I had a similar experience on my mission.  A sister who had long been a member with a bitterly opposed husband asked my advice.  The spirit pushed me strongly to tell her that the Church existed to support her family, her family did not exist to support the Church, and that she should put her husband and family’s harmony and love first.  Nothing else was important.
She followed my advice.  Amazingly (to me) he was reconciled to her and to her membership, before he died rather suddenly of a cancer that he had been unaware of.
As for the couples that Elder Kimball had advised, years later my dad encountered both, one of the couples in the temple.  They had both been completely transformed.
Obviously I do not expect that sort of thing to happen for everyone, or for even most people.  But if families are forever, I think that what we should do is focus on loving and supporting each other, in patience and kindness.
The other part of the visit with Elder Kimball was a very strong outpouring of the Spirit and a small miracle.  Something that struck my father was that when he met people later, those who had treasured the moment and remembered it were all active.  Those who were not had also lost the memory. It also gave my father a strong testimony of the prophetic mantle of President Kimball.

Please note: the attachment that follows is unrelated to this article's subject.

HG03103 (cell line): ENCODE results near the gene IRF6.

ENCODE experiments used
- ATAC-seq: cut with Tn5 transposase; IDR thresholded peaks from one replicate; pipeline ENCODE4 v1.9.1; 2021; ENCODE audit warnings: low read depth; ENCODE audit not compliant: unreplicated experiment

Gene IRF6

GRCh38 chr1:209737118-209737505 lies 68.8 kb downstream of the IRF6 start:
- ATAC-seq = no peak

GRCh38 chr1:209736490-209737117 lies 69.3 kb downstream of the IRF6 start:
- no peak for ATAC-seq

I understand you used to …
I used to do a lot of things.  For example, I started blogging on September 16, 1997.  One thing that I was involved in was FARMS before it was FARMS and it was just a desk in John Welch’s office.  Back then what became FARMS was pretty much some reading lists and some photocopies of essays that were going out of print or about to be lost.  When I hear people who say “everything FARMS has said is .[redacted harsh statements, “raca” comes to mind]…” I think back to reading Eliade and Campbell and Nibley and others and the broader scope of thinking that introduced me to.  I think of the photocopies of seminal essays such as Bird Mountain (a humorous essay by Hugh Nibley).  Those who dismiss FARMS so casually have not read “everything” (I know I haven’t) and have missed so very much.